Immigration Scams are on the Rise

With immigration scams on the rise, Chicago Tribune reporter Nereoda Moreno delves into the decades of scams that ride on immigrant’s fears, often cost tens, if not hundreds of thousands of dollars, and result in permanent banishment from the United States. At its core is one phrase: “notario publico.” In Latin American countries, that title can mean “prestigious lawyer.” But, in the United States, a “notary public” is not an attorney, and cannot provide legal advice, appear in court, serve as an immigration consultant, or complete immigration forms — a notary public is licensed by the state to verify documents and take oaths, and nothing more. Indeed, notaries are great people with their own responsibilities, which are far from the complexities of immigration law. Nonetheless, in cities across the United States, notaries public advertise as “notario publicos,” which, to many Latin American immigrants means “prestigious lawyer.” Preying on these incorrect assumptions, many notrario publicos have taken advantage of thousands of immigrant families and individuals. They bring immigrants in under false pretenses, fill out random forms, lie, claim they are attorneys, make incorrect filings, give false information and advice, and so often, false hope.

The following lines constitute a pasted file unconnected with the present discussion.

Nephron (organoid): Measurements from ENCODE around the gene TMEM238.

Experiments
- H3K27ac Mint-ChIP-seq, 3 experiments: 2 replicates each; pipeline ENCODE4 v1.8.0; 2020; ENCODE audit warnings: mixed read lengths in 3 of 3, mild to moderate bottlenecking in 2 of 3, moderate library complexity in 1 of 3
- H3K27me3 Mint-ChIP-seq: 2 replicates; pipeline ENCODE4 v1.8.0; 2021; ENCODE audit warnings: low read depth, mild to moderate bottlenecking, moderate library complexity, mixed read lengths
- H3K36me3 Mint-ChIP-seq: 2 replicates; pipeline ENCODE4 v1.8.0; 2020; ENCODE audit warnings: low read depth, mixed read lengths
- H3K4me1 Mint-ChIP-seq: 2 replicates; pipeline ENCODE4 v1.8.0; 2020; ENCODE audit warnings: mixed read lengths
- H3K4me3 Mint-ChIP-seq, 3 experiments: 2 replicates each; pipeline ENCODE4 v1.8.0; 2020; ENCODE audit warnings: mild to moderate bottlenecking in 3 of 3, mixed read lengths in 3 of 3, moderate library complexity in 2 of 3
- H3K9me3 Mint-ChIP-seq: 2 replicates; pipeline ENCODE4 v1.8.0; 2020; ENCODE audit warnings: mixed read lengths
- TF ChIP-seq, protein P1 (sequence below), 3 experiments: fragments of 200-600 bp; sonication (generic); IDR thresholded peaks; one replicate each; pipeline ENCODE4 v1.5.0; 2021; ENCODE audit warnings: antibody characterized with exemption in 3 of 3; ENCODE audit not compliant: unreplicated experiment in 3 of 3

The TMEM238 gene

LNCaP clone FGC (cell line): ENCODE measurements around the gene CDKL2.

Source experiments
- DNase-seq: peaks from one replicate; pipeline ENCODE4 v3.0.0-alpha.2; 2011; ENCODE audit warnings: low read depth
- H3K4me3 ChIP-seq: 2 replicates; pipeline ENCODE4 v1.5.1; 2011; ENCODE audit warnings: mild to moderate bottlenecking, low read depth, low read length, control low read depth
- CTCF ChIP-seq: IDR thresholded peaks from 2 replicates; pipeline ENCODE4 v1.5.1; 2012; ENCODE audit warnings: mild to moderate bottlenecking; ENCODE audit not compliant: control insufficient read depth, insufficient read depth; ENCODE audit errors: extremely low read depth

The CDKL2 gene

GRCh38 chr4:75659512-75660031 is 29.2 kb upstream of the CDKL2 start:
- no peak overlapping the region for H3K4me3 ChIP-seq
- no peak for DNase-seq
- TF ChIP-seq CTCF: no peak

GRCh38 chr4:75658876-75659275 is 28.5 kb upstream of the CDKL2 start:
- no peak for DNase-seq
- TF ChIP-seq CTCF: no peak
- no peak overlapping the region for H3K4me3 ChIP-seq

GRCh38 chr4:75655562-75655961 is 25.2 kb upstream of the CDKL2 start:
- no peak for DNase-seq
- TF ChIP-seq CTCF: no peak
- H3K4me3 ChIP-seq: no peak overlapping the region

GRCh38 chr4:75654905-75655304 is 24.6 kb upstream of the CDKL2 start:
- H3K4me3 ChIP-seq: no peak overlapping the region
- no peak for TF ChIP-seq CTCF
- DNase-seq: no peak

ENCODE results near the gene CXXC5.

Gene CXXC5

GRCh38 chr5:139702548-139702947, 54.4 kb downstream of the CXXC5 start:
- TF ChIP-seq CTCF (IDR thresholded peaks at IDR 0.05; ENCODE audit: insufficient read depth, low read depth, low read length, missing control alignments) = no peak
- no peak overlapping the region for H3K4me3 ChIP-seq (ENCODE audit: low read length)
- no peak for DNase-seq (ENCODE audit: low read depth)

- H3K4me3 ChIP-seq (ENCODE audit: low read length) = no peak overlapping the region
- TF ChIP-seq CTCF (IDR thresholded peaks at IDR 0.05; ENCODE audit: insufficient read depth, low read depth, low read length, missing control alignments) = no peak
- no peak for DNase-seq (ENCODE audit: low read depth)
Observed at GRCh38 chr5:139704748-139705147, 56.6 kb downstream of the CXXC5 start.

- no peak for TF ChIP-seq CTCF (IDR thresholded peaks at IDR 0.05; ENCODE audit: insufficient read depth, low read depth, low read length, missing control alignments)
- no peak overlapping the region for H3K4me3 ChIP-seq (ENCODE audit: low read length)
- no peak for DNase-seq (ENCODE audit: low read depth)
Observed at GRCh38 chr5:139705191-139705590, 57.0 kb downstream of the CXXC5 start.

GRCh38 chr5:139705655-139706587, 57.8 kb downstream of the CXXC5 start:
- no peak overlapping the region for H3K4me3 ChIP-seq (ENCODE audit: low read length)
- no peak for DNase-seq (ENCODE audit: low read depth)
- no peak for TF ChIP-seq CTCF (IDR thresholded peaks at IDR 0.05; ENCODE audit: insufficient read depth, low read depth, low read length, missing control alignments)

The result: thousands of preventable deportations a year, decades of problem solving with immigration authorities, losses to some families as high as a $100,000 to the notario publico alone. Add to this the tens of thousands of dollars in legal and filing fees to resolve the sometimes nearly devastating or permanent issues that arise because of the incorrect or fraudulent immigration documents that a notario publico submitted.

“Notario Publico” does not mean “Prestigious Attorney.”

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